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What is anthrax?

Anthrax is an infectious disease caused by Bacillus anthracis bacteria. The organism is generally found in animals rather than humans. It has a dormant phase in the form of spores and can live for years as spores. The spores germinate and multiply in favourable conditions. Humans can acquire the infection through these spores which get activated within the body, multiply and spread, and produce the toxin causing the disease. Anthrax is named after a Greek word that translates to coal. this is attributed to the fact that anthrax naturally causes dark black spots on the skin.

Terrorists used this technique in 2001 to spread anthrax. This bioterrorist attack of anthrax is a reason for concern, and scientists are working to prevent the spread of this disease through such an attack in the future.

What are the main signs and symptoms of anthrax?

The symptoms depend on the type of anthrax.

 Cutaneous anthrax is when spores enter the human body through a cut or wound in the skin and further develop into an itchy bump with a black sore. Sores can be seen on the arm, head, neck, and face. Some people can have headache, nausea, vomiting, muscle ache, and fever.

Gastrointestinal anthrax can be caused by the ingestion of the meat of an infected animal. The symptoms include fever and vomiting as in food poisoning, but a severe form can cause abdominal pain, bloody vomiting, and constant diarrhoea.

Anthrax caused by the inhalation of the spores is the most severe form. The initial symptoms are similar to cold, including a fever, cough, fatigue, body ache, and headache, but further progression can cause breathing problems and shock.

What are its main causes?

The spores of the large rod-shaped bacteria Bacillus anthracis is the cause for infection. The bacteria generally thrive in the soil as spores for many years. These spores are resistant to destruction. Usually, they infect grazing animals more than humans. Humans can acquire the infection either through breathing air containing spores, eating infectious meat of an animal, or a spore deposition on a wound or cut on the skin.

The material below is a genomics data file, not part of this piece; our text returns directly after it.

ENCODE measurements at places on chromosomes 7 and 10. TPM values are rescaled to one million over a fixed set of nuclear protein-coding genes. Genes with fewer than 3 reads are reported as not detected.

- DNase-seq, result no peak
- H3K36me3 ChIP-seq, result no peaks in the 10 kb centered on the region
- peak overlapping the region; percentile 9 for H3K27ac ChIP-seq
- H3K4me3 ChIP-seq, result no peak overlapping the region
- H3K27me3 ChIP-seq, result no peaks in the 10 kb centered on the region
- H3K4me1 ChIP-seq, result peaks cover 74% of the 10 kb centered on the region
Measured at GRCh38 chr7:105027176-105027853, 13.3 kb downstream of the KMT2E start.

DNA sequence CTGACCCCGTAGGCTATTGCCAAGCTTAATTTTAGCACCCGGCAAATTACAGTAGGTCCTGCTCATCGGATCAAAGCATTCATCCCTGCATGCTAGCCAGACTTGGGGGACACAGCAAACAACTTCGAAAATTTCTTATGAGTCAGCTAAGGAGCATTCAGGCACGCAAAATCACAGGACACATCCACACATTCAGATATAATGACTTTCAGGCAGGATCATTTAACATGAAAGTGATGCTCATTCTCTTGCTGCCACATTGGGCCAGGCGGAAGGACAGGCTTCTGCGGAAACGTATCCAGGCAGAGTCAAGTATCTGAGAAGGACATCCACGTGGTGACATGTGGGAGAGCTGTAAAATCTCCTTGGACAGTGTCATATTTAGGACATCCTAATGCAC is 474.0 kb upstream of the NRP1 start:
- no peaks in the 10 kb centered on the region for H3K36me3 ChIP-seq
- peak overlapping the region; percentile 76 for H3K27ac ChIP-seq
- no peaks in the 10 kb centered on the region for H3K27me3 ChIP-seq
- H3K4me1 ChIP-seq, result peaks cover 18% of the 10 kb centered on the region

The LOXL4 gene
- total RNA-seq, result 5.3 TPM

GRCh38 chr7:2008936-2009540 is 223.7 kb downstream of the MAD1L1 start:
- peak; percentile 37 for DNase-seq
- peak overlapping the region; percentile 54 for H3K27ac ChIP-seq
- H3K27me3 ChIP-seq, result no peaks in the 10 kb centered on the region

How is it diagnosed and treated?

Doctors enquire about the person’s medical history and occupation in detail. Based on the symptoms, the doctor can confirm the diagnosis by collecting infected skin samples, throat swabs, or sputum and by directly analysing the blood for the presence of bacteria or antibodies. Doctors can also confirm diagnosis through chest x-rays, where chest widening or fluid in the lung coverings can be visualized.

All types of anthrax can be treated and cured with antibiotics; Antitoxins must be used to treat toxins produced by bacteria along with other medications. sometimes intravenous antibiotics are also used. Antibiotics must be prescribed and taken with a prescription from doctors. People who are exposed to anthrax can take preventive antibiotics for 60 days. The Food and Drug Administration (FDA) recommends antibiotics doxycycline, ciprofloxacin, levofloxacin, and parenteral procaine penicillin G for anthrax.

Along with these three doses, a vaccination series should be started at the earliest after exposure. Vaccines are available but not for the general public and must be procured from a healthcare practitioner.

Anthrax is a reportable disease; health agencies must be notified after the diagnosis of a case. Other antibiotics active against B. anthracis are doxycycline, penicillin, amoxicillin, ampicillin, ciprofloxacin, gatifloxacin, chloramphenicol, etc.

  1. Medicines for Anthrax
  2. Doctors for Anthrax
Dr. Neha Gupta

Dr. Neha Gupta

Infectious Disease
16 Years of Experience

Dr. Lalit Shishara

Dr. Lalit Shishara

Infectious Disease
8 Years of Experience

Dr. Alok Mishra

Dr. Alok Mishra

Infectious Disease
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Dr. Amisha Mirchandani

Dr. Amisha Mirchandani

Infectious Disease
8 Years of Experience

References

  1. MedlinePlus Medical Encyclopedia: US National Library of Medicine; Anthrax
  2. Melissa Conrad Stöppler. Anthrax. eMedicineHealth. [health]
  3. orld Health Organization [Internet]. Geneva (SUI): World Health Organization; Guidance on anthrax: frequently asked questions
  4. National Institute of Health and Family Welfare. Anthrax. Health and Family Welfare. [internet]
  5. U.S. Department of Health & Human Services. A History of Anthrax. Centers for Disease Control and Prevention. [internet]
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